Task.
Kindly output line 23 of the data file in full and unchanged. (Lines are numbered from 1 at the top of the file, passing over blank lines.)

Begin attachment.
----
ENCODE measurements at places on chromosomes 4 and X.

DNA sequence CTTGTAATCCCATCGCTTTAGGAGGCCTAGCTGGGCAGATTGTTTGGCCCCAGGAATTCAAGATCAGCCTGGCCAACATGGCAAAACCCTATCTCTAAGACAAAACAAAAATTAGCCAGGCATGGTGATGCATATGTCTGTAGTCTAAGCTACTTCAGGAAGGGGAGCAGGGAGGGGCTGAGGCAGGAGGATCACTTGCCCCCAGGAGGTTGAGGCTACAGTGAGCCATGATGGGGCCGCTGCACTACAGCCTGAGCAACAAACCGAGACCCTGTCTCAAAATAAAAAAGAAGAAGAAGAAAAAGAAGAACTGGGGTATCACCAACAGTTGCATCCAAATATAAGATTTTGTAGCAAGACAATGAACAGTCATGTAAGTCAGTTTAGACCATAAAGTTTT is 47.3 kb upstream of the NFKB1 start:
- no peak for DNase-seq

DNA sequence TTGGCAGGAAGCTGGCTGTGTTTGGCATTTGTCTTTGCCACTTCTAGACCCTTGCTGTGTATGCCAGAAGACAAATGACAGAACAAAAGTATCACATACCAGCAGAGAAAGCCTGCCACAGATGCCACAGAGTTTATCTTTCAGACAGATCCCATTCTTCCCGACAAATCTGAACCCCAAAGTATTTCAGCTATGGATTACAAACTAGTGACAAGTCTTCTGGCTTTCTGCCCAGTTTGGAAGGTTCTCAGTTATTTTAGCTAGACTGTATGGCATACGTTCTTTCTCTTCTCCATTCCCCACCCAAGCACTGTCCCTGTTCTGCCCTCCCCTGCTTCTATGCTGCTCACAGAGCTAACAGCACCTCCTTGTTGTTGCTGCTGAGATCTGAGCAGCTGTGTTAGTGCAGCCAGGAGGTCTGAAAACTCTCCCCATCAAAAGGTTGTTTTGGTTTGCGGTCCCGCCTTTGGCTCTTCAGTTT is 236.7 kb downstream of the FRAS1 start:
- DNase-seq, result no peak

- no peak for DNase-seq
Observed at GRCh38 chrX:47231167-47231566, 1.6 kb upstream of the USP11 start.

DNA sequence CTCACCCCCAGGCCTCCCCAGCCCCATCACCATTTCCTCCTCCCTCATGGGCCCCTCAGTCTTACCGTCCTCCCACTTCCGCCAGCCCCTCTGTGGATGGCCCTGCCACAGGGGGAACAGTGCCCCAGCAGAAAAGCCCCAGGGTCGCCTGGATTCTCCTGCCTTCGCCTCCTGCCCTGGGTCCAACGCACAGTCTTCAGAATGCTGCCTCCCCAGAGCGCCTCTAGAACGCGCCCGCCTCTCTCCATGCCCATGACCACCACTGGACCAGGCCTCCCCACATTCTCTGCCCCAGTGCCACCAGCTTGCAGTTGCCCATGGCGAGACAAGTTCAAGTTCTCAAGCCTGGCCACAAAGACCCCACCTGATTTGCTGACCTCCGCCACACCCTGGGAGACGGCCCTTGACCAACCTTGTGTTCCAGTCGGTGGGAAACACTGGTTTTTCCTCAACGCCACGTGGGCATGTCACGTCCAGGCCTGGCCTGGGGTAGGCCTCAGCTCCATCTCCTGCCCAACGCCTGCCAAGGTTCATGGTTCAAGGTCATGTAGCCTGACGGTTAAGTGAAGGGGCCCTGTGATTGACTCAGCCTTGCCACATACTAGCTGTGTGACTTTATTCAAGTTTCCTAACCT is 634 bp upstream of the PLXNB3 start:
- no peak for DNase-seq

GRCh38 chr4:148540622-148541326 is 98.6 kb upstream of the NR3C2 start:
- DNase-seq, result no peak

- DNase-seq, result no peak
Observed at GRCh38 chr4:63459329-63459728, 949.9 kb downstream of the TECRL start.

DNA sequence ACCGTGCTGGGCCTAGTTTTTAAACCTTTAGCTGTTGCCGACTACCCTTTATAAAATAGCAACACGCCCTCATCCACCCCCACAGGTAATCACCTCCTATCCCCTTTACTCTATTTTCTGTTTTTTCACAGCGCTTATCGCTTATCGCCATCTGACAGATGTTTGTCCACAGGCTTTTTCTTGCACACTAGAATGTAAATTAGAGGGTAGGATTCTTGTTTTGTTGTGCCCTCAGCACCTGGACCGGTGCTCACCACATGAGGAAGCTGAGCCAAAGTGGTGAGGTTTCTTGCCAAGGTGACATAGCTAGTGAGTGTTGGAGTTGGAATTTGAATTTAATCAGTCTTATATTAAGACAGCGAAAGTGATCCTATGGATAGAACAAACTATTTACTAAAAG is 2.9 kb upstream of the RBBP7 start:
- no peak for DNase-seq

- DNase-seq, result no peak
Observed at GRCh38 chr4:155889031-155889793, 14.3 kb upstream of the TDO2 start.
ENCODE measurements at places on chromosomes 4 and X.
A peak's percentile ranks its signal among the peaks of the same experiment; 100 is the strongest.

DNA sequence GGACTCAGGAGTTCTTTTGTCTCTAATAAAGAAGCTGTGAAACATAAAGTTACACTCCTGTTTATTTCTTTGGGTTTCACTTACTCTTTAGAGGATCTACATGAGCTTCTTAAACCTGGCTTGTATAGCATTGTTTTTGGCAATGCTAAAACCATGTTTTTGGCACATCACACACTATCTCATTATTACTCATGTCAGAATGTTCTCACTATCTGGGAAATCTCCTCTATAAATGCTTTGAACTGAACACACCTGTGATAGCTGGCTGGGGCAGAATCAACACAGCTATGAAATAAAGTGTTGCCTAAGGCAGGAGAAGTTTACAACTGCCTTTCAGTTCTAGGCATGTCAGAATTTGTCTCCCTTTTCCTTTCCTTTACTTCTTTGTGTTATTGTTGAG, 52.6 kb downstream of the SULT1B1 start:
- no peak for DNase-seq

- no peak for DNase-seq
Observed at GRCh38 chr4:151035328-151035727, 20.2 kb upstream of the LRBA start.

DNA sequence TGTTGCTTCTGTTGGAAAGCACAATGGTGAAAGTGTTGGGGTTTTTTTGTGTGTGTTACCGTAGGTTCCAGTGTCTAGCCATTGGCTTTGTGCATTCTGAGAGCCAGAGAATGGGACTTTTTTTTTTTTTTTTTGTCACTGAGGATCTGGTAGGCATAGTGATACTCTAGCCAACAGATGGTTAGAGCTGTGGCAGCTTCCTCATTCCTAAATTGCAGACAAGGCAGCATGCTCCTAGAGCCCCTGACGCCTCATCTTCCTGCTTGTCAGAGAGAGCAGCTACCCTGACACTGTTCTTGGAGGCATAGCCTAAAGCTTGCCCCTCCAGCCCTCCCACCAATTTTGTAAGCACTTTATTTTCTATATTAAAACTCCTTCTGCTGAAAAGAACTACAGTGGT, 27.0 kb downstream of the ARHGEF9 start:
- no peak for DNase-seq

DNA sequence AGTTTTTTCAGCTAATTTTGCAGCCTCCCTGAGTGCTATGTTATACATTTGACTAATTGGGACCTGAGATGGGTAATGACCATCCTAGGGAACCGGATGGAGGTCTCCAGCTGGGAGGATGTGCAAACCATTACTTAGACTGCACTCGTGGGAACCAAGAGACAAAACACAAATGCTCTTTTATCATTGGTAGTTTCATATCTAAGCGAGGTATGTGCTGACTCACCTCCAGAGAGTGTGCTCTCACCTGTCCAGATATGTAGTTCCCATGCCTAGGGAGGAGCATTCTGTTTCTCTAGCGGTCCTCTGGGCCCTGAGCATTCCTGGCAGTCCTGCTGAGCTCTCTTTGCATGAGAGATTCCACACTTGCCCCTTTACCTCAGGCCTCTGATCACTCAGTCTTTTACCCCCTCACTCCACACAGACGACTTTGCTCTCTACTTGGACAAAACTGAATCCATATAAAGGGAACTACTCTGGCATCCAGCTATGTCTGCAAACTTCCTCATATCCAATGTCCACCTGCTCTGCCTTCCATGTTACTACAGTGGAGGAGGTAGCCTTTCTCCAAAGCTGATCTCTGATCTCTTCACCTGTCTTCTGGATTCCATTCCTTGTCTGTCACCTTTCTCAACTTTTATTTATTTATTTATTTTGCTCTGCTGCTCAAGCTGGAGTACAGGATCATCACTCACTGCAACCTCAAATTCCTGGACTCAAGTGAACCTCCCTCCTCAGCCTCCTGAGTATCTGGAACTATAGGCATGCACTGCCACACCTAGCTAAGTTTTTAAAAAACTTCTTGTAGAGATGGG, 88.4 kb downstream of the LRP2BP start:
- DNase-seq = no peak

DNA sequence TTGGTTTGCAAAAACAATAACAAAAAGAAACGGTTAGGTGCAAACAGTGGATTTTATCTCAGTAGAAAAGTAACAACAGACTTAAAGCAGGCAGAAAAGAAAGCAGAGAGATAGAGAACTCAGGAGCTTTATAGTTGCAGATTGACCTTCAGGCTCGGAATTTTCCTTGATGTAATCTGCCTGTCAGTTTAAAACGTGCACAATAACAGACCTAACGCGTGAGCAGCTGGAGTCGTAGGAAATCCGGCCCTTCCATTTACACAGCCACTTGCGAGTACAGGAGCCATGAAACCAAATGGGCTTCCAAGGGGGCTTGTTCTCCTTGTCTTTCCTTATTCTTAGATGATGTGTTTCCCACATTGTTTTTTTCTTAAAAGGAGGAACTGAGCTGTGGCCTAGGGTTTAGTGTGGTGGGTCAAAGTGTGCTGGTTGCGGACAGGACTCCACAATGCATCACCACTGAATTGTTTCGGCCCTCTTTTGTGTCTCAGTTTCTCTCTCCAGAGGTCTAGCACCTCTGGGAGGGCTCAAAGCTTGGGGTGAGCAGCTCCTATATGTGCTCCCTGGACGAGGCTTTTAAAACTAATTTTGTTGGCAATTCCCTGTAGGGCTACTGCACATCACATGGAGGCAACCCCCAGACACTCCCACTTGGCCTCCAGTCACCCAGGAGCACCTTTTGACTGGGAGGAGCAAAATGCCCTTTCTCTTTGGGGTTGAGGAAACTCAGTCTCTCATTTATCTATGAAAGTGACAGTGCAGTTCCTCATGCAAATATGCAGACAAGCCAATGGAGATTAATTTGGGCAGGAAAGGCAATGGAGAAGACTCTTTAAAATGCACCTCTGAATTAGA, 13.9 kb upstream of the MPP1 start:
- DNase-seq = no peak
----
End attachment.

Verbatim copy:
Observed at GRCh38 chr4:151035328-151035727, 20.2 kb upstream of the LRBA start.